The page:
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Showing: 1-10 results of 316

CHAPTER I. I GO TO STYLES The intense interest aroused in the public by what was known at the time as "The Styles Case" has now somewhat subsided. Nevertheless, in view of the world-wide notoriety which attended it, I have been asked, both by my friend Poirot and the family themselves, to write an account of the whole story. This, we trust, will effectually silence the sensational rumours which still persist. I will therefore briefly set down... more...

CHAPTER I. THE YOUNG ADVENTURERS, LTD. "TOMMY, old thing!" "Tuppence, old bean!" The two young people greeted each other affectionately, and momentarily blocked the Dover Street Tube exit in doing so. The adjective "old" was misleading. Their united ages would certainly not have totalled forty-five. "Not seen you for simply centuries," continued the young man. "Where are you off to? Come and chew a bun with me. We're getting a bit unpopular... more...

CHAPTER I. THE DETECTIVE AND THE BANKER—A REMARKABLE NARRATIVE—A PECULIAR TRAIL—MILLIONS WITH NO OWNER—A GREAT TASK LOOMING UP FOR JACK—A MOMENT OF EXPECTANCY. "Your name is John Alvarez?" "That is my name, sir." An elderly man was seated at a table and a young man stood opposite to him. The elderly person was a well-known banker who had retired from business, and he had sent for the detective who had just... more...

THE ADVENTURE OF THE EMPTY HOUSE It was in the spring of the year 1894 that all London was interested, and the fashionable world dismayed, by the murder of the Honourable Ronald Adair under most unusual and inexplicable circumstances. The public has already learned those particulars of the crime which came out in the police investigation, but a good deal was suppressed upon that occasion, since the case for the prosecution was so overwhelmingly... more...

CHAPTER I. Mrs. Stevens is Frightened In the drowsy heat of the summer afternoon the Red House was taking its siesta. There was a lazy murmur of bees in the flower-borders, a gentle cooing of pigeons in the tops of the elms. From distant lawns came the whir of a mowing-machine, that most restful of all country sounds; making ease the sweeter in that it is taken while others are working. It was the hour when even those whose business it is to... more...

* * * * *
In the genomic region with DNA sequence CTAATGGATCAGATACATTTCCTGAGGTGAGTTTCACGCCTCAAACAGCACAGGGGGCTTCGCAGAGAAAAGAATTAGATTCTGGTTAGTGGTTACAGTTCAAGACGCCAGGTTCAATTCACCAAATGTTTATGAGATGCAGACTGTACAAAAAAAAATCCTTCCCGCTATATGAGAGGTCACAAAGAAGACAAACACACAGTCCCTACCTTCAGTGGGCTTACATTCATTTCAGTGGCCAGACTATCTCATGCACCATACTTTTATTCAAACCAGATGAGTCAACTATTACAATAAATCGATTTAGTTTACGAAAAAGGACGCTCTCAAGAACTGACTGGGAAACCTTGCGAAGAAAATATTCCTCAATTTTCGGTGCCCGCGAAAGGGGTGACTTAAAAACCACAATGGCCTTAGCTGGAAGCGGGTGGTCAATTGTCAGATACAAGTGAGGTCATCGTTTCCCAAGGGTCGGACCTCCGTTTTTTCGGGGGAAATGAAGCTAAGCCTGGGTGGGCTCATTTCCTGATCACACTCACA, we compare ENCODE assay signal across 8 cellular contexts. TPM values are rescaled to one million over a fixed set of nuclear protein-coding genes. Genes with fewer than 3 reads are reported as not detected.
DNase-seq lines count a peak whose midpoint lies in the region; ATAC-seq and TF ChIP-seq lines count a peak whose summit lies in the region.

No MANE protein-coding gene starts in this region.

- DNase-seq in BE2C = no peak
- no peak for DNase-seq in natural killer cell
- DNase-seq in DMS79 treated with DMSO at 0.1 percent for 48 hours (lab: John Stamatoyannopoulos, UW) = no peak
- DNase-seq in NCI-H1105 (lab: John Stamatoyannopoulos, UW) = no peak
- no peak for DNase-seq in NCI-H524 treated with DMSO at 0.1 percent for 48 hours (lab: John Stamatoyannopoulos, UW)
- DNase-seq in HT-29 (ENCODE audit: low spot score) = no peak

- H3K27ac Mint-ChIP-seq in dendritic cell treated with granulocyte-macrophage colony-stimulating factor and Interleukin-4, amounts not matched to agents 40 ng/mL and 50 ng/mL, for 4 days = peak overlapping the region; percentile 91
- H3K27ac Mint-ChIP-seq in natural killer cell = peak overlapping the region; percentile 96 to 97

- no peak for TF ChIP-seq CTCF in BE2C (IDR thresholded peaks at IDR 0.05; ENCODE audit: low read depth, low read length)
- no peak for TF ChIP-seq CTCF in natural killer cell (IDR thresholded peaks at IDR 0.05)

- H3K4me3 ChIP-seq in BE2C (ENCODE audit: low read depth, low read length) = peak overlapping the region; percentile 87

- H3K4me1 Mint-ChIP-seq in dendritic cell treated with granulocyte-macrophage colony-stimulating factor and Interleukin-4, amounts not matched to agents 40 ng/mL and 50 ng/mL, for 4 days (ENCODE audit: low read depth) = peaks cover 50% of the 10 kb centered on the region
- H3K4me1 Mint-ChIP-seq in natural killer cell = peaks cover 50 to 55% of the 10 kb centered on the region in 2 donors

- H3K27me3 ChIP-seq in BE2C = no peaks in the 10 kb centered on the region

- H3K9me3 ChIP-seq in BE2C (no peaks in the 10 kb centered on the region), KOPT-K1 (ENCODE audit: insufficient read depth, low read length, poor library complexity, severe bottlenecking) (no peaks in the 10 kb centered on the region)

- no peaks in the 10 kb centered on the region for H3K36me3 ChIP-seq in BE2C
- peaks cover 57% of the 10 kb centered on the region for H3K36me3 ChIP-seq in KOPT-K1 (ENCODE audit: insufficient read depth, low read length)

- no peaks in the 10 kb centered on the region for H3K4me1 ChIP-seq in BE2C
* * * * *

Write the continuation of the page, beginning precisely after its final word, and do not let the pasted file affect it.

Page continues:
CHAPTER I The 4.15 from Victoria to Lewes had been held up at Three Bridges in consequence of a derailment and, though John Lexman was fortunate enough to catch a belated connection to Beston Tracey, the wagonette which was the sole communication between the village and the outside world had gone. "If you can wait half an hour, Mr. Lexman," said the station-master, "I will telephone up to the village and get Briggs to come down for you." John... more...

CHAPTER I A BLOOD-RED SKY It is worthy of note that the most remarkable criminal case in which the famous French detective, Paul Coquenil, was ever engaged, a case of more baffling mystery than the Palais Royal diamond robbery and of far greater peril to him than the Marseilles trunk drama—in short, a case that ranks with the most important ones of modern police history—would never have been undertaken by Coquenil (and in that event... more...

I. THE WOMAN WITH THE DIAMOND I was, perhaps, the plainest girl in the room that night. I was also the happiest—up to one o'clock. Then my whole world crumbled, or, at least, suffered an eclipse. Why and how, I am about to relate. I was not made for love. This I had often said to myself; very often of late. In figure I am too diminutive, in face far too unbeautiful, for me to cherish expectations of this nature. Indeed, love had never... more...

THE WOMAN FROM OUTSIDE CHAPTER I THE WHITE MEDICINE MAN On a January afternoon, as darkness was beginning to gather, the “gang” sat around the stove in the Company store at Fort Enterprise discussing that inexhaustible question, the probable arrival of the mail. The big lofty store, with its glass front, its electric lights, its stock of expensive goods set forth on varnished shelves, suggested a city emporium rather than the... more...

ONE — The Absence of Mr Glass THE consulting-rooms of Dr Orion Hood, the eminent criminologist and specialist in certain moral disorders, lay along the sea-front at Scarborough, in a series of very large and well-lighted french windows, which showed the North Sea like one endless outer wall of blue-green marble. In such a place the sea had something of the monotony of a blue-green dado: for the chambers themselves were ruled throughout by... more...